There is generally considered to be a way to beat Roberto Luongo and a way to not beat Roberto Luongo.
The former is shots. Lots of them. Quality shots.
The latter is the course the Oilers followed tonight, and the results largely speak for themselves.
The Oilers managed only 24 shots on Roberto Luongo tonight, with only one of them -- a wrist shot by Sheldon Souray -- making it into the net. There was no shortage of shot attempts, but far too many of them were fired wide.
In particular, if Jordan Eberle wants to be a full-time Edmonton Oiler this year he'd better start cashing in on more of his opportunities. Like in his last game against the Islanders, Eberle missed the net on two glorious opportunities. Pre-season jitters or no pre-season jitters, players who pass up their scoring opportunities don't get many to play.
It's as simple as that.
As for other players quickly playing themselves out of a roster spot, Robert Nilsson took an early penalty on the Canucks blueline which resulted in a goal by Alexander Edler.
With the Oilers top six looking awfully crowded, Nilsson may have effectively played himself out of a job by now. There appears to be significant chemistry between Mike Comrie and Patrick O'Sullivan and with Shawn Horcoff looking as if he may return to offensive form, Ales Hemsky, Sam Gagner and Dustin Penner just might squeeze Nilsson out off the top lines.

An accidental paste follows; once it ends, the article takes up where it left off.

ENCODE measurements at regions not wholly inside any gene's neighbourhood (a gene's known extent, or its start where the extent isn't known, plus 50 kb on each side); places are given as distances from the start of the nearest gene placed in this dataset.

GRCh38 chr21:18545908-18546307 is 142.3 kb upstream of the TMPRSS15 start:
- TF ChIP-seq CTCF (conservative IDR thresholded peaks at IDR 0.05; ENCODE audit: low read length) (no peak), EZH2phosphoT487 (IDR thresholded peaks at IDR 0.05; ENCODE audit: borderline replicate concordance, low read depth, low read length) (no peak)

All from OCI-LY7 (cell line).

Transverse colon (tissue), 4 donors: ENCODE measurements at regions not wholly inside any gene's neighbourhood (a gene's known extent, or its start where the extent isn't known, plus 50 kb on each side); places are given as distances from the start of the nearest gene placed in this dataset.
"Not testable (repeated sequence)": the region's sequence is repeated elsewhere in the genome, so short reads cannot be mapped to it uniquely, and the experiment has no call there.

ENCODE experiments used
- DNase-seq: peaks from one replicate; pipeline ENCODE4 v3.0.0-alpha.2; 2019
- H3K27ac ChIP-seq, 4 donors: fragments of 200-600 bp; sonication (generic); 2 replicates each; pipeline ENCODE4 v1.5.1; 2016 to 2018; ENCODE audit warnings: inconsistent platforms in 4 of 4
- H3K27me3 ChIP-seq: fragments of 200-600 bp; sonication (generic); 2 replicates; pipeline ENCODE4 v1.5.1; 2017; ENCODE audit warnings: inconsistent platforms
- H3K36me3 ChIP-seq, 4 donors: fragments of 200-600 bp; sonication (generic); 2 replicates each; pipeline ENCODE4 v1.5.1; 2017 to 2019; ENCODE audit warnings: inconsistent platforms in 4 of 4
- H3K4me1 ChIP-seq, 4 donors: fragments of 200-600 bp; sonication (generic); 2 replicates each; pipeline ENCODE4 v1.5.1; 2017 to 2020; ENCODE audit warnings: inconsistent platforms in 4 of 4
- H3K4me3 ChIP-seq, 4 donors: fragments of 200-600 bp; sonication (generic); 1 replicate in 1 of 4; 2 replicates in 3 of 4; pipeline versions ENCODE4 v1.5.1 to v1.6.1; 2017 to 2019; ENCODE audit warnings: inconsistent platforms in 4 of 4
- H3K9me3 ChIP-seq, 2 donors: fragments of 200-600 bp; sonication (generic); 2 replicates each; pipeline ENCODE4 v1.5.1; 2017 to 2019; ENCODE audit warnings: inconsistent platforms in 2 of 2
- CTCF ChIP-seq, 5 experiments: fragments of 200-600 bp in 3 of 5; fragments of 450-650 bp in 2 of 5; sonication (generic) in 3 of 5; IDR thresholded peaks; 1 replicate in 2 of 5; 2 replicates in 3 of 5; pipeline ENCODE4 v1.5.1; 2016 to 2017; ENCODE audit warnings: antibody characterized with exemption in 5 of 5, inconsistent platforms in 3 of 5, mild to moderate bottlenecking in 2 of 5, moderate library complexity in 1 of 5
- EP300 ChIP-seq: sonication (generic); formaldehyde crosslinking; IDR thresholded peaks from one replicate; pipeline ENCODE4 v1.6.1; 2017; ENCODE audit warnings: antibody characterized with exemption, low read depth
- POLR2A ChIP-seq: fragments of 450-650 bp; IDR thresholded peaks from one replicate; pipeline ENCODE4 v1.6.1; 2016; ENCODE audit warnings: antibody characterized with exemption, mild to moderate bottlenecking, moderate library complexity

Once one considers playing Nilsson on the third or fourth line they can safely rule it out -- Nilsson's defensive play doesn't justify playing him ahead of Fernando Pisani or even Zach Stortini.
Even if Eberle makes the team at this point it will likely be as a spare forward. This simply leaves Nilsson without any role on this team -- and perhaps, very quickly, a spot on the trading block.
Jeff-Drouin Deslauriers' full 60 minutes of play (minus whatever time the Oilers played with an empty net) may indicate that he's edged out Devan Dubnyk to be the Oilers backup goaltender.
The Oilers power play tonight was as bad as its ever been. The old habit of being handed an extended power play only to waste it chasing the puck around in their own end seems to have reemerged -- the tuteledge of Pat Quinn seems to have done little to end this particular habit.
At the very least one can hope that when the two rosters are merged and the wheat separated from the chaff that a full complement of offensive players will make for a better power play.